I recently came across software design legend Fred Brooks. One point he makes is there should be more great designers, people like J.S. Bach, Rembrandt, Seymour Cray, Christopher Wren, Nicholas Wirth, and Donald Knuth. He argues the individual (or at most paired) designer is superior to the committee at designing. He argues great designers make works with conceptual integrity through holistic, system-wide understanding.
He recognizes that in modern times, due to the complexity of invented things, a team is often required to take on specific parts, but the team must be led by someone who understands the whole. He describes understanding the whole in terms of inventors who worked with their hands, not just symbols and models. They were able to put together the thing; they knew it backward and forward.
He provides a short list of activities that a designer might employ to become great:
- Study your predecessors' works intently, to see how they solved problems.
- Try to figure out why they made the design choices they did; this is the most illuminating question to ask yourself.
- Study your predecessors' styles closely. This is best done by trying to sketch something in their several styles.
- Keep a "sketch book" in which you put ideas, designs, and pieces of designs, whatever your medium.
- When starting a design, write down your assumptions about the users and the uses.
- Design, design, design!
As I've reflected on Mr. Brooks' thinking, I've realized I've not been aiming high enough.
I can have a good job with a good wage implementing good standards. I could spend my days applying Jakob's law: "Users spend most of their time on other sites. This means that users prefer your site to work the same way as all the other sites they already know."
Find the right convention, make it work for the application, communicate it to the right people in the right way, and voilà! a better user experience. This is good design, and good design is critical and valuable.
But there are some designers who want more. They want great design, that will stand the test of time, usher in new paradigms, create new meaning, and move humanity forward.
They want to invent something new, not merely apply existing conventions. They don't want to ride the wave; they want to create the groundswell.
Such designers are not motivated by money. They're not motivated by ego. They're motivated by what they know in their bones: there's something wildly better just beyond the horizon.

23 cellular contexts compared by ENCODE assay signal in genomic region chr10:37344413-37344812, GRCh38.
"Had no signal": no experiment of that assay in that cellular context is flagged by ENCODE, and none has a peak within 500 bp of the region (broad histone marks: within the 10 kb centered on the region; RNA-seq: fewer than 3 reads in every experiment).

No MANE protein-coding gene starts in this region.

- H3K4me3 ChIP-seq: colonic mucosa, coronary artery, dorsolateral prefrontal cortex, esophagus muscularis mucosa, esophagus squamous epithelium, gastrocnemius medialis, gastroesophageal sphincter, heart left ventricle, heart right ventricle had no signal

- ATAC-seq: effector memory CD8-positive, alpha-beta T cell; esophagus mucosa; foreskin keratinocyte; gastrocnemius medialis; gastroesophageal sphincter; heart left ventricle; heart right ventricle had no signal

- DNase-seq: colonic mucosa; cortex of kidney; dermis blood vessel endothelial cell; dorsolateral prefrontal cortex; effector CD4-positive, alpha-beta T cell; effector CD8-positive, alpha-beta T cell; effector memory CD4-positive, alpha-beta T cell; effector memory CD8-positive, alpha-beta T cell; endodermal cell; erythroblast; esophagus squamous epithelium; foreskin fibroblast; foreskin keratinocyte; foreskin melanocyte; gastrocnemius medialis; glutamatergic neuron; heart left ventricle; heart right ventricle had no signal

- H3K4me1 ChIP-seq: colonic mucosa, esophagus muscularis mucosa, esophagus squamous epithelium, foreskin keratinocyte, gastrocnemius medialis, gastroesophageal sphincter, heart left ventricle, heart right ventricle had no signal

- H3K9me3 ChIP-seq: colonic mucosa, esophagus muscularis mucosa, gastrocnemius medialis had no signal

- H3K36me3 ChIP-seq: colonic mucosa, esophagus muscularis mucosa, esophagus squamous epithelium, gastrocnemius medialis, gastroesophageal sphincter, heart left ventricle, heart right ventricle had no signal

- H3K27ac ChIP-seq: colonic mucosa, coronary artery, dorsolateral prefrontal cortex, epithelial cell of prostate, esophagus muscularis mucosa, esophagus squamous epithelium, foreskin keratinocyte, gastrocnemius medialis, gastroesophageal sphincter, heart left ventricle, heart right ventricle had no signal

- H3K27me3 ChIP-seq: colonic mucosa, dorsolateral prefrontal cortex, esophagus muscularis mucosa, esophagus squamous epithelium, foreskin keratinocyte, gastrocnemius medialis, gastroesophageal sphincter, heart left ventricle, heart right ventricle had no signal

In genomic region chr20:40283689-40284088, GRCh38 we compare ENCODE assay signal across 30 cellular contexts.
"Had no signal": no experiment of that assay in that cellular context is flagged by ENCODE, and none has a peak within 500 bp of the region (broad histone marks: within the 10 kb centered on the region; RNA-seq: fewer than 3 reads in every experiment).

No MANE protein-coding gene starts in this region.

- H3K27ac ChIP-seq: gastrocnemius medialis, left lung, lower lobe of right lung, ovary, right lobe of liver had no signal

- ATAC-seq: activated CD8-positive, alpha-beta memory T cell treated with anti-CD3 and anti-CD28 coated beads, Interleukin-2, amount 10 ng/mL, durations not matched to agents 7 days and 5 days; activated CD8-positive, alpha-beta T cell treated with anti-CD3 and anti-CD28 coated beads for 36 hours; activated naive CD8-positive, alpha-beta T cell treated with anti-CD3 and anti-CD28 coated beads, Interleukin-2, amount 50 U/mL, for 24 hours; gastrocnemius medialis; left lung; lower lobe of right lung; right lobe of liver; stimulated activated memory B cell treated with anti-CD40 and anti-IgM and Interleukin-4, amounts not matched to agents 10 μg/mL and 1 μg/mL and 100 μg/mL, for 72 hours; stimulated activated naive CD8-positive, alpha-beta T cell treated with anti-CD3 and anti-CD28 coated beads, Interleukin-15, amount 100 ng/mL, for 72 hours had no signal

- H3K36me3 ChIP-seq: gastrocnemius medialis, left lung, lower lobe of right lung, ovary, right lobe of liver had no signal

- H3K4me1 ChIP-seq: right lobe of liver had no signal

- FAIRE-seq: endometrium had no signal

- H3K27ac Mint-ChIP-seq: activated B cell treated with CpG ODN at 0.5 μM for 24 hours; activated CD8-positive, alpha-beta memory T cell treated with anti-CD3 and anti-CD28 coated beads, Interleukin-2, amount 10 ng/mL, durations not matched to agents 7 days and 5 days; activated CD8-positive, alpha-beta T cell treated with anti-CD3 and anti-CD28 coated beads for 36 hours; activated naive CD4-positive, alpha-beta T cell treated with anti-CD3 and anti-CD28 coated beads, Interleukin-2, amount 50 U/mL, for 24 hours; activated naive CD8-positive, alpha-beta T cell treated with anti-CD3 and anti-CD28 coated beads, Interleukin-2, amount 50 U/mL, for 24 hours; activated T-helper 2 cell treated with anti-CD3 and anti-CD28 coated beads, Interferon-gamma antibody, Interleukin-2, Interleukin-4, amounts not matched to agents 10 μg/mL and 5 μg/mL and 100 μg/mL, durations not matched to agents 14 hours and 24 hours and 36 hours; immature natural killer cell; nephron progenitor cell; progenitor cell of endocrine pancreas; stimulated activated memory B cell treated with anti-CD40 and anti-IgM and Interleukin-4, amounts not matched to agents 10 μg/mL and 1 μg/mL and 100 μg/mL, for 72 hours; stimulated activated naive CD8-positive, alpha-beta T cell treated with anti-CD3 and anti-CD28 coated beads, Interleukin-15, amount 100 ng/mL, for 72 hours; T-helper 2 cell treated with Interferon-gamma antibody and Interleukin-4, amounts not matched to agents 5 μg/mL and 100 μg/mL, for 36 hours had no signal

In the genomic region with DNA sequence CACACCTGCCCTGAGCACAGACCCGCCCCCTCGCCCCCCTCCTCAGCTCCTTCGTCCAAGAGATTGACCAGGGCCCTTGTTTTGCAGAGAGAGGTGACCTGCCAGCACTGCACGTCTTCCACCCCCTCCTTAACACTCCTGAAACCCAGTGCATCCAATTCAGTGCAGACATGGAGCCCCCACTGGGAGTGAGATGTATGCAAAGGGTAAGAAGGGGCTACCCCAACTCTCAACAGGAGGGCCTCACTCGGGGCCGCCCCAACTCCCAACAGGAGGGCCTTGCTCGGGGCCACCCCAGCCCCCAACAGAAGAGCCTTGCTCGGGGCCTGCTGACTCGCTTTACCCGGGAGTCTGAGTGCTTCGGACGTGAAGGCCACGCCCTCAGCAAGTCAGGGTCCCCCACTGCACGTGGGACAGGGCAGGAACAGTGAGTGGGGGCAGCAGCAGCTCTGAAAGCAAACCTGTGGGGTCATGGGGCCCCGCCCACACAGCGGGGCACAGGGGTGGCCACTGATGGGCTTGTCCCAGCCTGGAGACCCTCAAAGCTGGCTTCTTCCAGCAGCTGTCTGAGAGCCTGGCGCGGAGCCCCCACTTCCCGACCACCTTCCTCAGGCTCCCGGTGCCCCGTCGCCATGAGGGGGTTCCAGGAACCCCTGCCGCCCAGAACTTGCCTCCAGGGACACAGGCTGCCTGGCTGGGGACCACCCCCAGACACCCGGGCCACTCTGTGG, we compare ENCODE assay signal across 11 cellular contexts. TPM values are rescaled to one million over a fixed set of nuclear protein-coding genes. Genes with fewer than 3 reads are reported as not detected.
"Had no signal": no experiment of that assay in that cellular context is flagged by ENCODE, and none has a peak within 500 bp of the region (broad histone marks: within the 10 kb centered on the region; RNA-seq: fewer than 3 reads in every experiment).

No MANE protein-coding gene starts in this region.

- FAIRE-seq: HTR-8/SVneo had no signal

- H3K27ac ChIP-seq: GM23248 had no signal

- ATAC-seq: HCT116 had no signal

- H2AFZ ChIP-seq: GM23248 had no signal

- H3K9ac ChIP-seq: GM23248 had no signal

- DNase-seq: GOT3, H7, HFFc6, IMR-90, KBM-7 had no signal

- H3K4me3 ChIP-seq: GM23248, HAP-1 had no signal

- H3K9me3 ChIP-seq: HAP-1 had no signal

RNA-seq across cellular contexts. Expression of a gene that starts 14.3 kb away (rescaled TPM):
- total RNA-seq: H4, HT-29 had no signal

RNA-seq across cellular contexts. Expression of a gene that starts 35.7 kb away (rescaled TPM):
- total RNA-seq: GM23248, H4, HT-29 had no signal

It's inconceivable now, but they feel with enough grit they will conceive it, and conceive it in their lifetime.
And so, I've come to think its worthwhile to aim to be a great designer – someone who can envision end-to-end the entire system, who can be trusted with the final say on the conceptual model and integrity of the whole, who can anticipate changes and mitigate risks.
If this seems too much for one person, I think it's because we Professional Designers haven't aimed high enough. I'm not calling for us to abandon the work of concocting and applying the right blend of fertilizer. It's good, valuable, paying work that makes software grow better, look better, and sell better. But we should also plant our own little gardens, and decide where, why, what, and how.
And we should seek to understand whatever product we currently work on from end to end. How might we do that?
We can start by recognizing it's the responsibility of design to see and understand the whole. Moving up and down, zooming in and out, visualizing the contours of the product is design. Give yourself permission to get inquisitive, and then get in there and start modeling and making sense.
Find a way to dabble in data structures and algorithms generally and your product's frameworks particularly.
Ask why: Why this? Why now? Why not something else?
Ask what: What are we making? What is its essence? What are its component parts? What is the whole? What can be removed without changing what it is?
Explore strategy and business models and pricing and profit and loss and risk management.
Get to know what cultures, structures, practices, rituals, values, and beliefs produce beautiful software.
Develop a deep understanding of humanity. Read the great literature; watch the great plays; dwell on the great paintings.
And, I would add, ask the big questions: Why are we here? Is there a God? What does it all mean? And don't be satisfied with simplistic answers. Go after them with gusto. Search, and you will find.
We might then find ourselves becoming great designers – whole people designing whole products for a whole world.